The Truth About Electric Vehicles: Are They Really Greener?

As the world grows ever more aware of the dangers of climate change, many people are looking for ways that they can reduce their environmental impact. One of the best places to start is with transport – around 11.9% of global greenhouse gas emissions come from road vehicles, making them a huge contributor to climate change.

One way that the automotive industry has sought to tackle this is by introducing electric vehicles, bypassing the need for burning petrol or diesel as traditional internal combustion engine (ICE) vehicles do in order to eliminate the greenhouse gases produced while driving.

However, electric vehicles are far from a perfect solution, and while they don’t produce emissions whilst driving, that doesn’t necessarily mean they’re a zero-emissions option. Due to the energy and resources needed to manufacture and power electric vehicles, they still have an environmental impact. So are they really a greener option than traditional vehicles?

Manufacturing electric vehicles still impact the environment

In order to produce electric vehicles, the raw materials needed to manufacture them need to be obtained. Doing this involves a long process of extracting, refining and transporting raw materials like metals and plastics before they can be manufactured into car parts. This is a highly energy-intensive process from start to finish.

However, this is no different to the production of traditional vehicles; for the most part, the greenhouse gas emissions and other environmental impacts at this stage are largely comparable between the two. Where electric vehicles begin to differ is their batteries.

Since electric vehicles rely on their batteries to store the power that keeps them running, rather than producing energy on the go through internal combustion, these batteries need to be far more heavy-duty than their counterparts in traditional vehicles. This means extracting rare earth elements like lithium and nickel in larger quantities.

These elements are much harder to extract than other materials, leading to greater energy consumption and in turn greater emissions in the manufacturing process of electric vehicles. These batteries are also harder to recycle than traditional car batteries, making them more likely to end up in landfill at the end of their life.

However, even with the added consideration of the specialist battery, electric vehicles manage to offset the impact of their manufacturing process over the course of their lifetime. According to the car lawyers at Skaug Law, the likelihood of injuries and fatalities in car crashes of electric or self-driving vehicles is lower than their conventional counterparts too.

An electric vehicle running mostly on renewable energy produces an estimated 6g of CO2 per kilometre, compared to 184g per kilometre in a traditional vehicle. This means the emissions saved over the car’s lifetime far exceed the extra emissions involved in creating it. However, this relies on the crucial factor of running your electric vehicle on renewable energy.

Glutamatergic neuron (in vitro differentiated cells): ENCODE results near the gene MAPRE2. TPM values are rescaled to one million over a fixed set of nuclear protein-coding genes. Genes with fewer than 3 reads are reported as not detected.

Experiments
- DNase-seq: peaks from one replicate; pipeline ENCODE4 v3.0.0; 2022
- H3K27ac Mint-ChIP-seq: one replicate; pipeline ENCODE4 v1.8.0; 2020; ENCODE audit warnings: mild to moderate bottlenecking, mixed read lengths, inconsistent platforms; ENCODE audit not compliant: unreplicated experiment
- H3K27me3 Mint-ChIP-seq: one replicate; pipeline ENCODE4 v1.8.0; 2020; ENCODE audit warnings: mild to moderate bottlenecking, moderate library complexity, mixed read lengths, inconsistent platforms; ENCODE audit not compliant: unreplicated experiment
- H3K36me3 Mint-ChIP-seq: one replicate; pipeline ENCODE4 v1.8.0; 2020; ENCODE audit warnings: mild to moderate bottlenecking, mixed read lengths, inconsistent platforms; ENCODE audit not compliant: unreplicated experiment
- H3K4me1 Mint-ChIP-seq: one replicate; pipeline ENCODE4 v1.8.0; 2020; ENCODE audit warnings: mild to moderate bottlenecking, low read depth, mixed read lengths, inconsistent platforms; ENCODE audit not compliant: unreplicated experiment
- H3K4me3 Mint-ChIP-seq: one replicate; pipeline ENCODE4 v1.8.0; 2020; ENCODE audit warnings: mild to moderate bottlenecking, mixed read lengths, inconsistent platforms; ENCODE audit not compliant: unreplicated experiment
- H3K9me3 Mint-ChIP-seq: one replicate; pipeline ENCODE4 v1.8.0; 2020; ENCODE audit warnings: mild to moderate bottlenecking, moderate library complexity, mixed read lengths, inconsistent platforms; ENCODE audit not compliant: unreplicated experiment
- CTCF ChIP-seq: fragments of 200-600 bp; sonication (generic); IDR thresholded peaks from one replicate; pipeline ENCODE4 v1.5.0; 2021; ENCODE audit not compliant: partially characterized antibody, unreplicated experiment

Where you get your energy from matters

No matter how green electric vehicles are in principle, they have to get their electricity from somewhere, and that could mean they still indirectly contribute to greenhouse gas emissions when charging. If you live somewhere where the grid runs primarily off renewable energy sources, this is no problem.

However, if your region’s electricity grid runs mainly on fossil fuels, then charging an electric vehicle still drives demand for these fossil fuels to be burnt, releasing greenhouse gases into the atmosphere.

This might seem like a big hit to electric vehicles’ credibility as eco-friendly, but in reality, it largely affects the scale of their emissions savings rather than whether they’re eco-friendly, to begin with.

Research suggests that in 95% of the world, driving an electric car still produces fewer emissions through energy demand than driving a petrol car would produce in exhaust fumes. The only exceptions are a minority of countries like Poland which still run most of their electricity grid on coal power stations.

So are electric vehicles the greener option?

All things considered, the answer is yes – usually. While electric cars have more of an environmental impact during the manufacturing process due to their resource-demanding batteries, this is offset by the emissions they save while running. However, the exact amount of emissions they save can vary based on several factors – which model it is, where its energy comes from, and what happens to its battery at the end of its life, to name a few.

Overall, though, electric vehicles are a significant step towards lowering global emissions and reducing the threat of climate change. They’re not a zero-emissions solution, though – if you want to cut out your travel emissions entirely, you should grab your bike or your walking shoes and travel under your own steam.

Author: Brandon Park